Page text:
CNN senior correspondent Joe Johns investigates the impact of tough new voter laws in Voters in America: Who Counts on Sunday, Oct. 14. The one-hour documentary focuses on new legislative voting changes in the battleground state of Florida and how those changes may affect the outcome of the 2012 presidential election.
Who Counts will debut on CNN/U.S. in a special primetime presentation on Sunday, Oct. 14 at 8:00p.m. and 11:00p.m. ET and PT.
House Bill 1355 makes 80 changes to Florida’s election laws and its sponsors say its intent is to reduce voter fraud. Among the most controversial changes was a recently struck down provision that established a 48-hour limit for community groups to turn in their completed applications on behalf of new voters. Organizations such as the League of Women Voters (LWV) and the NAACP objected to many of the new changes, including this specific restriction, pointing out the challenge it created for filing registrations obtained over weekends.
Deidre Macnab, president of Florida’s LWV, says the consequence of the new registration form filing deadline, which includes the risk for a $5,000 fine and potential felony prison penalty for false registration, forced her organization to stop registering voters in the state.
The new law also does away with one of two Sundays during the early voting period. Minority voting activists say 2008 election data revealed that both early voting and weekend voter registration drives were popular among minorities and students. LaVon Bracy, a long-time Orange County Florida voter registration activist, says she feels sponsors of the law intend “to suppress the minority vote.” CNN Contributor, Roland Martin agrees with Bracy’s analysis.
H.B. 1355 passed in April 2011 with a party line vote of 77 to 38 in the Florida House of Representatives. The bill was signed into law by Gov. Rick Scott (R) in May of last year. State representative Dennis Baxley (R-Ocala), chief sponsor of the H.B. 1355 legislation, rejects the notion that he is trying to suppress the votes of African Americans and Latinos, and he disagrees that the intent of the new law is anything more than his effort to prevent voter fraud.
“One of the things, I think, that was really going wrong was the opportunity for local elections to be displaced or stolen, by just people coming in and moving their address,” Baxley says in the documentary.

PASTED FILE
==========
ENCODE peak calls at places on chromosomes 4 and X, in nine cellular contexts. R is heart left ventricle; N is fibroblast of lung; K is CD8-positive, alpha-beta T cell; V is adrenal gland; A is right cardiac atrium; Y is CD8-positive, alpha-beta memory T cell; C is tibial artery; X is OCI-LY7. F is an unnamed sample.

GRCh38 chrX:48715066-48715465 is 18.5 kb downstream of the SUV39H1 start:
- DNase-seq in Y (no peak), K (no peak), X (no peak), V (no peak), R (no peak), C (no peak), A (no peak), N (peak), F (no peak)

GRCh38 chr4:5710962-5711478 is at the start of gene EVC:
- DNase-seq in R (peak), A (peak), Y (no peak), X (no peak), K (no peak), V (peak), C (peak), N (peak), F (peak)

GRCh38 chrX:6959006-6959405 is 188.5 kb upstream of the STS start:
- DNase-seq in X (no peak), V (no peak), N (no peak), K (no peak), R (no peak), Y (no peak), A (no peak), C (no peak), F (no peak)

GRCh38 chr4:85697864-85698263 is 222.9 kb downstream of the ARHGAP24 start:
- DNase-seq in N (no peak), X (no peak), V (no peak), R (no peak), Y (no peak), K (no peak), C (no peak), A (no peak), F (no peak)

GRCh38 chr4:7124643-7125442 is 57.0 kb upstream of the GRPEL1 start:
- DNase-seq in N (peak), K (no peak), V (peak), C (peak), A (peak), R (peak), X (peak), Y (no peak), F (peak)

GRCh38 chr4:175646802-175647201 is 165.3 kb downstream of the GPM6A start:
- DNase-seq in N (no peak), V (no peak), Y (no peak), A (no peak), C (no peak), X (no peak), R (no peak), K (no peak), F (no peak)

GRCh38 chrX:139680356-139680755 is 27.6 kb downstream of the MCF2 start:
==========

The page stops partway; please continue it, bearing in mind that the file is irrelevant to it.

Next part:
Johns’ investigation reveals there were 55 cases of voter fraud referred for prosecution by the Florida Secretary of State out of 11,600,000 registered voters over five years, the latest period for which data is available.
“It’s true that there is some voter fraud in this country…but there is no credible evidence that there is any systematic in-person voter fraud. It’s not a serious problem,” says Prof. Richard Hasen of the Univ. of Calif.-Irvine.
In Florida, at least one high-profile Republican agrees with the law’s opponents. Jim Greer, former Florida GOP chairman, tells Johns that the state’s new voting law was developed during a series of meetings following the high minority turnout in the 2008 presidential election. He claims party members openly expressed concern that future elections could only be won if poll access changes were made. Both Greer’s successor as party chairman and Baxley disagree with Greer’s accusations, and Greer is both currently under investigation for the mismanagement of state party funds, which he denies, and he’s suing the state party for back pay.
Since it became law, the H.B. 1355 has attracted attention well beyond Florida. Protest demonstrations in New York City, Atlanta, and Washington, DC, have referenced Florida’s law. And, U.S. Senator Dick Durbin (D-IL) described the bill as creating “an undue hardship on minority voters in the State of Florida, in addition to the elderly, poor, and rural voters.”
More than a dozen states, most with Republican governors and legislatures, enacted tough voter laws since the last national election. Kansas Secretary of State Kris Kobach (R), a national advocate of using voter ID laws to prevent voter fraud says in the documentary: “We do want it to be easy to vote, but want it to be hard to cheat, too.”
Voters in America: Who Counts will replay on the network on Saturday, Oct. 20 at 8:00pm and 11:00pm ET and PT on CNN/U.S.
Users can find continuing coverage on the demographic issues and new voting laws impacting the 2012 election, including opinion editorials and articles on the issues covered in the Voters in America specials, at www.cnn.com/inamerica. For breaking political news and campaign developments, users can follow CNN’s Political Ticker via Twitter and visit CNNPolitics for additional content.
Robert Ruff and Michelle Rozsa are the senior producers for Who Counts. Kimberly Arp-Babbit is the producer. Bud Bultman and Geraldine Moriba executive produced this edition of Voters in America for CNN.
CNN Worldwide, a division of Turner Broadcasting System, Inc., a Time Warner Company, is the most trusted source for news and information. Its reach extends to nine cable and satellite television networks; one private place-based network; two radio networks; wireless devices around the world; CNN Digital Network, the No. 1 network of news Web sites in the United States; CNN Newsource, the world’s most extensively-syndicated news service; and strategic international partnerships within both television and the digital media.